The Ricoh Theta S and Theta SC have a distinctive vertical, stick-like design. That works quite well for shooting handheld panoramas because it becomes a handle to hold it up. And having the twin lenses protrude from the body helps keep the camera body out of the frame.
But there’s also a downside: because the lenses protrude out in the way they do, it’s easy to scratch them. I found this out the hard way, when one my kids accidentally knocked it over and damaged one of the lenses (which is why I’m not the proud owner of not one, but two Theta S’s). Even simply resting the camera on a flat surface risks scratching the lens.
The Theta S and Theta SC both come with a neoprene slipcase. It works well enough–just slide the camera in when you’re not using it. But there are some niggling little issues with doing it that one. One is that you can’t see the charge light when you plug it in, so you don’t know whether the USB charge is actually working or not. Another, I admit, might sound pedantic–that it’s a two-handed operation to take it off or put it on–but if you’re already holding a stick or stand to mount it on, and potentially a smartphone app or remote, you’ve already got your hands full.
Third parties have come up with a different approach that I’ve been using lately. It’s a silicone skin that goes over the camera. It offers a better grip and a little extra protection when using the camera.
There are cutouts on the side for the buttons.
And on the bottom for the HDMI and micro-USB ports.
On the top, there are cutouts so that the microphones aren’t covered.
On the front, a semi-transparent panel lets the indicator lights shine through, so you can continue to use them normally.
The lens cover is a small hood that removes while the rest of the skin stays out.
So why bother? Grip and protection. In practice, the amount of shock absorption such a thin piece of rubber can offers is limited, but it’s better than the naked plastic of the camera itself. The silicone is also grippier than the exposed plastic. And in the cold, damp conditions I’ve been in lately, that’s a good thing.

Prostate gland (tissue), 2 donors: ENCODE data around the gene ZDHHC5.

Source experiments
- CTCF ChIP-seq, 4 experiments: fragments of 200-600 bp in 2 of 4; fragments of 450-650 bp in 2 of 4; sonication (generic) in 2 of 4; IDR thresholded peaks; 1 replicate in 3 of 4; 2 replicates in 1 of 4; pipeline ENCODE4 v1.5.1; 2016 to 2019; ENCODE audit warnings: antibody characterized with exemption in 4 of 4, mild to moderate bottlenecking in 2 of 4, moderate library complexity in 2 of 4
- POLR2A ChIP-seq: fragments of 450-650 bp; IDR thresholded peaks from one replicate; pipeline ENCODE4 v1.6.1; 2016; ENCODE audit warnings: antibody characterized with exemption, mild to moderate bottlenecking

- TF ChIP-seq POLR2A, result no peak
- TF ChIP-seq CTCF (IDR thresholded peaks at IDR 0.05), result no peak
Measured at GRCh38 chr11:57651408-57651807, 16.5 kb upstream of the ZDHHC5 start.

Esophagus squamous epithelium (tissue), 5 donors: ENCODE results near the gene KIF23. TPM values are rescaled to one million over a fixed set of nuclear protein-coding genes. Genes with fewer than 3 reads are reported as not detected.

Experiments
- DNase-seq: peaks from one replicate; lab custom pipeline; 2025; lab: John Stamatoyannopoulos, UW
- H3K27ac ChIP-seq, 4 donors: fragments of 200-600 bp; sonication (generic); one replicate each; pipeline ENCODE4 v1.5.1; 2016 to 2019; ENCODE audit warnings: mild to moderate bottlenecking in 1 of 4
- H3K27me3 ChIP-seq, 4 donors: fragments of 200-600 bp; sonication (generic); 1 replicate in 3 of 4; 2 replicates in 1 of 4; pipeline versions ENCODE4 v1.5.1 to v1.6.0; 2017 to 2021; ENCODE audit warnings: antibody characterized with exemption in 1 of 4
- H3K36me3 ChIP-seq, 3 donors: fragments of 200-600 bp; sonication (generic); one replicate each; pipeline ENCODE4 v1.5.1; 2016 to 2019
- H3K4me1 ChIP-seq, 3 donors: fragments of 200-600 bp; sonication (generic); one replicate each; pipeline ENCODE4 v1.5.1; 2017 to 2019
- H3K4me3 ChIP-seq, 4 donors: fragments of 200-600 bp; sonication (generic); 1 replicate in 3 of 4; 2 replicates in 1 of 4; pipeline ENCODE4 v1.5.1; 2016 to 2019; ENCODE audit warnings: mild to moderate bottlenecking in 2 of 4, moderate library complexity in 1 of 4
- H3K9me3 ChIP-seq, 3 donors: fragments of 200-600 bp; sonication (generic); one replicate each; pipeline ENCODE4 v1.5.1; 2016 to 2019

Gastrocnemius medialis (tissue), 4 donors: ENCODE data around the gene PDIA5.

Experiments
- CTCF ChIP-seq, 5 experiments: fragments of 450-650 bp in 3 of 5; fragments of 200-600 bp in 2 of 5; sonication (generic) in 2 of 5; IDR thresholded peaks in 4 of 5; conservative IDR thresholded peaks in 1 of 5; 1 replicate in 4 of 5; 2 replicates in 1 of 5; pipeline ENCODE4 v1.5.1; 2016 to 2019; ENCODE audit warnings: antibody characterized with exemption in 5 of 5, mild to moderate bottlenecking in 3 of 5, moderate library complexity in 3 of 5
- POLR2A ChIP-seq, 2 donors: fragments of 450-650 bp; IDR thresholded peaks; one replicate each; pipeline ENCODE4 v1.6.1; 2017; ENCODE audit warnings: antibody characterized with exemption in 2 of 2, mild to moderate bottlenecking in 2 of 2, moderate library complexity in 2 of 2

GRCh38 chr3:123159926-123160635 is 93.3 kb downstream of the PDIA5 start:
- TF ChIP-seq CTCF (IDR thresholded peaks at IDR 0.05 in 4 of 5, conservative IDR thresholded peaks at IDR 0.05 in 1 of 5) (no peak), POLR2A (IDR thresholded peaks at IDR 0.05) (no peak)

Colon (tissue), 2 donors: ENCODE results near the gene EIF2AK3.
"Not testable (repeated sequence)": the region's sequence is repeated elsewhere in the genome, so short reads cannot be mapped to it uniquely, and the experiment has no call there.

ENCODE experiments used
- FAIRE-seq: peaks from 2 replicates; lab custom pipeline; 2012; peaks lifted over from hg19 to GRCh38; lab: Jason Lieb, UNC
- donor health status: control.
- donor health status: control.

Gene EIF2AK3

While I’m not sure I can invent a better option, I still don’t find the detachable lens hood ideal for the simple reason that it’s too easy to misplace. It can also get knocked off in a pocket or camera bag. And without it, the lenses themselves aren’t any better protected than if you weren’t using the skin at all.
It also comes with a wrist strap and an attachment for it that screws into the tripod stud base on the bottom of the camera. Because I typically use the Theta S with either a stand or a stick, I don’t tend to use the wrist strap.
Overall, I’ve found it to work well. If it’s not perfect, I still think it’s a step in the right direction.
Pros & Cons of a Silicone Skin for the Ricoh Theta S
- Adds grip.
- Snug fit means there’s no movement.
- All ports and buttons are accessible, and a special cutout keeps the front lights visible.
- If you’re putting it onto a regular tripod head, you might find the bottom of the case grabbing as you rotate to tighten. It’s not a problem with an
- If you’re putting it onto a regular tripod head, you might find the bottom of the case grabbing as you rotate to tighten. It’s not a problem with an extension adapter.
- The hood that goes over the lens sits in place with friction, but it’s pretty easy for it to come off when moving around in a camera bag or pocket.
Price & Availability
I bought mine at Amazon.
It comes in black, bright blue, or yellow. Since I prefer not to draw too much attention to my gear, I went with boring black. But both the yellow and blue are good high-visibility colors that help it to stand out in a camera bag or if it’s dropped.
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